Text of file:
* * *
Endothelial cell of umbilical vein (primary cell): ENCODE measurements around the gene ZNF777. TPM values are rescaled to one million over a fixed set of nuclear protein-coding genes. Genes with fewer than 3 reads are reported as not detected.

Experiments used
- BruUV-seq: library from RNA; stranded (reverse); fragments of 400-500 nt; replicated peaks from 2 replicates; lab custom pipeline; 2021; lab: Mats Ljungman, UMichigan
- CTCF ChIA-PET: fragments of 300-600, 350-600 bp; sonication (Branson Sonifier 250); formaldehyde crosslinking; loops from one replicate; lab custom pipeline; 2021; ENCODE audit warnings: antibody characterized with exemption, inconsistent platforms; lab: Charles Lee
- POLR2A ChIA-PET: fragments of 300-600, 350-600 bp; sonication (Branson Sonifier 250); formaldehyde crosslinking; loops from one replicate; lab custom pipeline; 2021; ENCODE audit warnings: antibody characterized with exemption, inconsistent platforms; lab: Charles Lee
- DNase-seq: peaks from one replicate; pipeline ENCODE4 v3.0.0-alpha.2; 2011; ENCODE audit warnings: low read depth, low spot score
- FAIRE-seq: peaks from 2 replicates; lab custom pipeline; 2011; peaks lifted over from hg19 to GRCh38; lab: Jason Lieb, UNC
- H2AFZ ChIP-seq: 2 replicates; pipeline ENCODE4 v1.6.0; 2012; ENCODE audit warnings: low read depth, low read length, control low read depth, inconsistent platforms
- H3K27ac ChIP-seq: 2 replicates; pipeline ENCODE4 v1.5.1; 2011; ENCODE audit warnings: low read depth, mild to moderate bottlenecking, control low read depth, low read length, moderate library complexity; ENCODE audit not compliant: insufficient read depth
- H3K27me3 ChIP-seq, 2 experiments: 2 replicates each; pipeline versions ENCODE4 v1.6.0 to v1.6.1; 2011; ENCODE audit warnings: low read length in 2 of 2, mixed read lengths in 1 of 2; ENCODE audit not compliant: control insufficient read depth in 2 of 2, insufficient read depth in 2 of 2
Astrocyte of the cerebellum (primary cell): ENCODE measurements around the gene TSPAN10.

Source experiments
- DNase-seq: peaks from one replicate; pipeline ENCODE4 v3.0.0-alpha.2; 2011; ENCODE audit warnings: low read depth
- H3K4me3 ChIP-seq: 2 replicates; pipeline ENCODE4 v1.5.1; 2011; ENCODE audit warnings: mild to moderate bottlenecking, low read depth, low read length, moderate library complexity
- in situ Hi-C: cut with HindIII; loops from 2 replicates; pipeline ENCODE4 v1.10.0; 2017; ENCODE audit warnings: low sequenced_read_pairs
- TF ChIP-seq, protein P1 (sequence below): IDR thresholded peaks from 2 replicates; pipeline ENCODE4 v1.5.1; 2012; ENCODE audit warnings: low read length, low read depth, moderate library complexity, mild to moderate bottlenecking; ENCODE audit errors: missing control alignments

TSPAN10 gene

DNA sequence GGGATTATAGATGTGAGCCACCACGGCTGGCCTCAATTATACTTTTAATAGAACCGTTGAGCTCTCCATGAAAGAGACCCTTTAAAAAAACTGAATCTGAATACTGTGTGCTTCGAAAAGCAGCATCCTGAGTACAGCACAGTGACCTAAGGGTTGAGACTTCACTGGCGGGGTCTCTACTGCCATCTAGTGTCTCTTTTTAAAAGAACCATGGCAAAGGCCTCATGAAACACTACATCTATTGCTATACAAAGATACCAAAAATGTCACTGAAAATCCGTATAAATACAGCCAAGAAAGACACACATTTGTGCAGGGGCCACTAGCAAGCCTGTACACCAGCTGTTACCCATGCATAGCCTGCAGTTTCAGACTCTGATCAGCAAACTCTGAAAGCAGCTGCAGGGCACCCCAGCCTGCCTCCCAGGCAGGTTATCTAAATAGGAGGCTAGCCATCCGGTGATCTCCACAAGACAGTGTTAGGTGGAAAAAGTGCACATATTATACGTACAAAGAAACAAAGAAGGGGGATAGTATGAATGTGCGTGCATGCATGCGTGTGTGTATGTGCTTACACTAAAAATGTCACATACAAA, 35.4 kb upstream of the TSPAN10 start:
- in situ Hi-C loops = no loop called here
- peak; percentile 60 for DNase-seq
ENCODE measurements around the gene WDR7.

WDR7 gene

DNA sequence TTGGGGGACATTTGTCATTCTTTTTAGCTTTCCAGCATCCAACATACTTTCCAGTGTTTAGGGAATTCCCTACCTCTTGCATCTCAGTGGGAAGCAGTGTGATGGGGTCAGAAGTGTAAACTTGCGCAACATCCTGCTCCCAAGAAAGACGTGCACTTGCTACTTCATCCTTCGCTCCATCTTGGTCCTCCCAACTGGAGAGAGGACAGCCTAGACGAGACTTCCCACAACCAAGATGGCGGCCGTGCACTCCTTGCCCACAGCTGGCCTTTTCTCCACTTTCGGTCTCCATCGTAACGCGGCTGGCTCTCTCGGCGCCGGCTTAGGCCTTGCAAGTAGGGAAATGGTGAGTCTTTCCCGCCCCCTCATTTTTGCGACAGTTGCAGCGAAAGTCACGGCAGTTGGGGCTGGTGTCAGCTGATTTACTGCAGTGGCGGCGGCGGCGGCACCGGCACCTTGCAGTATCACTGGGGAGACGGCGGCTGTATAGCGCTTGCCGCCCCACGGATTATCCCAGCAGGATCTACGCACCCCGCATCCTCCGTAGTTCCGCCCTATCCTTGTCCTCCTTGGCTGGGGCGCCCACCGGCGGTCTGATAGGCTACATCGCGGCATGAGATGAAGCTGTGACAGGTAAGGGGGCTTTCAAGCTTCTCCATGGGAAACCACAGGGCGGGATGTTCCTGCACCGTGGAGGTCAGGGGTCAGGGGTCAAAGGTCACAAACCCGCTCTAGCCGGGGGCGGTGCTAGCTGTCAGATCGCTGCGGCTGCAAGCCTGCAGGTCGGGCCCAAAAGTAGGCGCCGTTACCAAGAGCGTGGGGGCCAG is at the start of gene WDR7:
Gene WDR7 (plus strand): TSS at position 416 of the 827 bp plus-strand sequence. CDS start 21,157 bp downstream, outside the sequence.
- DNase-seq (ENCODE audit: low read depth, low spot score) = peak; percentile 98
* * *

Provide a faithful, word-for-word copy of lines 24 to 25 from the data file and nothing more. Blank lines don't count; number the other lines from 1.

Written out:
Gene WDR7 (plus strand): TSS at position 416 of the 827 bp plus-strand sequence. CDS start 21,157 bp downstream, outside the sequence.
- DNase-seq (ENCODE audit: low read depth, low spot score) = peak; percentile 98